He was the most controversial American general in World War II—and also one of the most successful, courageous, and audacious. As a postwar administrator of defeated Germany, he sounded alarm bells about the dangers of Soviet encroachment into Europe. Politically, he was a lightning rod—an outspoken conservative who continually embarrassed his superiors with his uncensored, undiplomatic, and unrestrained comments to the press. He was General George S. Patton Jr., old Blood and Guts.
In 1945, shortly before he was to fly home to the states as a conquering hero, he was involved in a mysterious car crash that left him partially paralyzed.
Two weeks later, just as his doctors were about to send him home to finish his recovery, he was dead.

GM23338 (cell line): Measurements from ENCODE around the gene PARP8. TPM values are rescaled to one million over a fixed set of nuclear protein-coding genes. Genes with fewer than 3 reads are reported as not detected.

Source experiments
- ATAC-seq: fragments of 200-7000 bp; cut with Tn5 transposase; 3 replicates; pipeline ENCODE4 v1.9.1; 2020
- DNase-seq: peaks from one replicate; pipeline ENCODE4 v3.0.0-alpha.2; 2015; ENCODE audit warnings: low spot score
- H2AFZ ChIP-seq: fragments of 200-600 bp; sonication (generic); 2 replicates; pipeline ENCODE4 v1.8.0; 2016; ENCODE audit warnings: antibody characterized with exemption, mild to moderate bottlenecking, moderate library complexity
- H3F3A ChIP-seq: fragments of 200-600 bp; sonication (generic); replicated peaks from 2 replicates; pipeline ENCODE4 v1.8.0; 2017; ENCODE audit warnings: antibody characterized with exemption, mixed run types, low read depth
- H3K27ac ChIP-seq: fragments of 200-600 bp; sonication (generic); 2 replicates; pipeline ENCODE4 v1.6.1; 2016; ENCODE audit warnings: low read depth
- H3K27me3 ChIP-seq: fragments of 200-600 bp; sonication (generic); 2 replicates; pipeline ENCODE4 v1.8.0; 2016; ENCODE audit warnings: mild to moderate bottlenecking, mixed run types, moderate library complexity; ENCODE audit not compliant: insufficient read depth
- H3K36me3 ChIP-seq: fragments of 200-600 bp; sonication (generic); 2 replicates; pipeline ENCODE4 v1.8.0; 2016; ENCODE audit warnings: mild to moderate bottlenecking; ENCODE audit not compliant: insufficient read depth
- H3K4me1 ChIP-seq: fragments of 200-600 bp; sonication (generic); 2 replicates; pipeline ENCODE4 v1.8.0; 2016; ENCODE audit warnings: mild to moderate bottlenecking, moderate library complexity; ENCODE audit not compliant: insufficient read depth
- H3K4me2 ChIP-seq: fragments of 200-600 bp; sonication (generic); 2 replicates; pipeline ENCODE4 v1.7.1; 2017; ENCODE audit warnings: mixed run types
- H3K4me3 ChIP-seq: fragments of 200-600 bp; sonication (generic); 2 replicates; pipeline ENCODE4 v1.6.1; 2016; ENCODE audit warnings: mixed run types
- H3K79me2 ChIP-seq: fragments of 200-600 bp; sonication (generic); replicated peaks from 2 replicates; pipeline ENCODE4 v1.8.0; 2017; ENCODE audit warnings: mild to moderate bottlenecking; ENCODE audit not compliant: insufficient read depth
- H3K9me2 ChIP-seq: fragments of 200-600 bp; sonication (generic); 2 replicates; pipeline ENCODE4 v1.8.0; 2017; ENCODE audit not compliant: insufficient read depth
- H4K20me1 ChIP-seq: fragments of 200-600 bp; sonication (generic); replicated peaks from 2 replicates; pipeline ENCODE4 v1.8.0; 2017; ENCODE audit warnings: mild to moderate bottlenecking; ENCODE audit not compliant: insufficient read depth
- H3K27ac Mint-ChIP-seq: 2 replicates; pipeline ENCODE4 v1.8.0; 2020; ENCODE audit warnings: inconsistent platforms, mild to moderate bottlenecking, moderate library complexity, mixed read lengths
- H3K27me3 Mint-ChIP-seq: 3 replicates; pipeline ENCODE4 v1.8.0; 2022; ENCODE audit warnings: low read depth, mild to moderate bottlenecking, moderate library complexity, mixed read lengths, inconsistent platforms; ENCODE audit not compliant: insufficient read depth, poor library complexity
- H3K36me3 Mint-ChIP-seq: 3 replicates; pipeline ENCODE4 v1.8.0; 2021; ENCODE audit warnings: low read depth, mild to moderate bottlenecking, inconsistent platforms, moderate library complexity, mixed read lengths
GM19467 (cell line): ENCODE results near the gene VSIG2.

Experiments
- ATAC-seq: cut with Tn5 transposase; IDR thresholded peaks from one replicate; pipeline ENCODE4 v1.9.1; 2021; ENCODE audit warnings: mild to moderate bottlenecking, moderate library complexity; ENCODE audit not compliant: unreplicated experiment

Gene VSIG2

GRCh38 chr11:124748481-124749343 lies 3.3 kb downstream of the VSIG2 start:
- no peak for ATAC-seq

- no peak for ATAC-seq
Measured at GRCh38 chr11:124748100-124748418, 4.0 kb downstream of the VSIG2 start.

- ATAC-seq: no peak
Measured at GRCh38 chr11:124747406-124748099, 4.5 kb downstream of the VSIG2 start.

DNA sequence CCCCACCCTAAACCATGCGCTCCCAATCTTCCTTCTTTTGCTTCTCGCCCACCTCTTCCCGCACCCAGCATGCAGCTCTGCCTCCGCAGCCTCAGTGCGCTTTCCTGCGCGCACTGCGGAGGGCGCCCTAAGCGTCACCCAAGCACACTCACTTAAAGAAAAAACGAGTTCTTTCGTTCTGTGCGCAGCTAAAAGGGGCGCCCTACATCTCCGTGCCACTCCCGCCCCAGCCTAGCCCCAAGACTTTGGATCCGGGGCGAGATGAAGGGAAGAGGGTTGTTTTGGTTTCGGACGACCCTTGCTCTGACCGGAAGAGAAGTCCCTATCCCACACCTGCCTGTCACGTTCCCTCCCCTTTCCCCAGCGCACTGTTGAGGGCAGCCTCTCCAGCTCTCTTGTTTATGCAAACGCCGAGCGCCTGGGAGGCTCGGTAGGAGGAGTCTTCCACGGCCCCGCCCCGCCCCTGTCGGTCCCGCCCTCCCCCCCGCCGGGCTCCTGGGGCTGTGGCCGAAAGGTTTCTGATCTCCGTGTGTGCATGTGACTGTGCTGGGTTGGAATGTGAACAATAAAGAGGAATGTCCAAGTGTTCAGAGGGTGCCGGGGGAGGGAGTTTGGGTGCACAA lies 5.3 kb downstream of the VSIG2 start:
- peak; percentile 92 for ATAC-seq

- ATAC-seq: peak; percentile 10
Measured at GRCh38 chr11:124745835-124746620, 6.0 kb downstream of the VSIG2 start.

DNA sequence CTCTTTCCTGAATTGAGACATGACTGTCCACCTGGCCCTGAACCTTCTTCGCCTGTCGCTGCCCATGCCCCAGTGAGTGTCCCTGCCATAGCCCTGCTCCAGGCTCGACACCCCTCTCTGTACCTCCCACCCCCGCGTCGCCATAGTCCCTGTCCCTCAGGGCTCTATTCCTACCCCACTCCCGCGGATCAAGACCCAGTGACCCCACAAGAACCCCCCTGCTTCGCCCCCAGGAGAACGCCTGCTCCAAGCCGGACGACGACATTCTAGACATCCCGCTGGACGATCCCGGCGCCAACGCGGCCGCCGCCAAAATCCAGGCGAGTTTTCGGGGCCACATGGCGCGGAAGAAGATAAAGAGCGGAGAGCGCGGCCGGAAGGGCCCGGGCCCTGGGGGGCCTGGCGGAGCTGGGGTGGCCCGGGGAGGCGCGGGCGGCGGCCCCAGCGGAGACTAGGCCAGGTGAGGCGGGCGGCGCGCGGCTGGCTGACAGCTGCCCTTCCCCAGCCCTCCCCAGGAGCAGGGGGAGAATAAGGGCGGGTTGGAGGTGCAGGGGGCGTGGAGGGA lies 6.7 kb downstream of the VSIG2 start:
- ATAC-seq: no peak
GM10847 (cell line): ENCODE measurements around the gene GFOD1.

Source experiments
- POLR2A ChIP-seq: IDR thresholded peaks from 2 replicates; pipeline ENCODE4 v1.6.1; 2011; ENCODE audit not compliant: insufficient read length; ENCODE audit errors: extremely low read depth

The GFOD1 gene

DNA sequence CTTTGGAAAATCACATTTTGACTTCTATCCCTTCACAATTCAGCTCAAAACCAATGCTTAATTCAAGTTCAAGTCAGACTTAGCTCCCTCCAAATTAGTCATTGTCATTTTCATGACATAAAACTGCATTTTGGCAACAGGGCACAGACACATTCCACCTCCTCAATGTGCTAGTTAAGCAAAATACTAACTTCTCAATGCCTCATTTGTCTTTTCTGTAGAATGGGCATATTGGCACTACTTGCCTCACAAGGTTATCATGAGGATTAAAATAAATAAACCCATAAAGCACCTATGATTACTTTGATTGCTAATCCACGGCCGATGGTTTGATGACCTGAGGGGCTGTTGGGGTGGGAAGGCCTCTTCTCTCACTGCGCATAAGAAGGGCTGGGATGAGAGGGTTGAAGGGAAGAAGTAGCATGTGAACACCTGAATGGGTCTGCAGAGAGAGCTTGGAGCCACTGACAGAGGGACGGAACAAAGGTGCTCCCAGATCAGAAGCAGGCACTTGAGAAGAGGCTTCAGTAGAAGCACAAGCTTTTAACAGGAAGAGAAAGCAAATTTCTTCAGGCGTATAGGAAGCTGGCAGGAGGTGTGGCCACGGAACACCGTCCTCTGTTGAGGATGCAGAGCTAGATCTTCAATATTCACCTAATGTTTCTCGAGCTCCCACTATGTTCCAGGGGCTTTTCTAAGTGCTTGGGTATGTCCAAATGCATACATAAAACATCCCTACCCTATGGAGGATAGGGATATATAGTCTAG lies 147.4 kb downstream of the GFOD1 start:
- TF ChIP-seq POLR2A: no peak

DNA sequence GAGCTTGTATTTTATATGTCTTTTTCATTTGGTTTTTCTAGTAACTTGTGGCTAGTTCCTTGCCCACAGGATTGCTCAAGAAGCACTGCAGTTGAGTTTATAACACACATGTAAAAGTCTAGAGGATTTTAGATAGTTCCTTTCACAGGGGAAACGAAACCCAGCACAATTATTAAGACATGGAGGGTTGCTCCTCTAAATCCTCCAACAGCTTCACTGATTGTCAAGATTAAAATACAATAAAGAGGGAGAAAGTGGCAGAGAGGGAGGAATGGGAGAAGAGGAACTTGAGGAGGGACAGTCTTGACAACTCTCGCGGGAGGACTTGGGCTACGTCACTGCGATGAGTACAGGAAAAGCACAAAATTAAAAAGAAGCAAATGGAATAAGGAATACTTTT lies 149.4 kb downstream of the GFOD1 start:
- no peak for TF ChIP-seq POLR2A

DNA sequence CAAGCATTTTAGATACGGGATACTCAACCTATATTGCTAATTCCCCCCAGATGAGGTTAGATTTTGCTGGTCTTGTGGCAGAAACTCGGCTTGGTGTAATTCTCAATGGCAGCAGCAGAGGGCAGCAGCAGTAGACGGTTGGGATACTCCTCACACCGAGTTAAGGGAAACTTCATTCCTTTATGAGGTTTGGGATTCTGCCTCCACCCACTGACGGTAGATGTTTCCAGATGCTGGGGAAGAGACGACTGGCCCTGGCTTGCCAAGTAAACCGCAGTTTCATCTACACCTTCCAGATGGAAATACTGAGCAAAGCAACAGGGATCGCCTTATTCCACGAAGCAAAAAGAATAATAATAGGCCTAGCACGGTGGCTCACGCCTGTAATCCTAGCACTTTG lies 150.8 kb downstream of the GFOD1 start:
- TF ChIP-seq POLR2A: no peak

The army ruled the car crash an accident, his death natural. Yet witness testimony on the crash conflicted, key players in the incident disappeared, official reports vanished, soldiers were ordered to keep silent, and there was no autopsy performed on the body.
Investigative and military reporter Robert Wilcox, author of Black Aces High and Wings of Fury, has spent more than ten years investigating these mysteries, and in Target: Patton he has written an electrifying account of the shocking circumstances—long hidden from the public—surrounding the death of America’s most famous general. In Target: Patton, you’ll discover:
The extraordinary war hero, artist, and mercenary who said he was ordered by U.S. intelligence to assassinate Patton
The OSS agent who knew Patton was in danger and tried to save him
New evidence from recently declassified documents revealing doubts about the official version of Patton’s death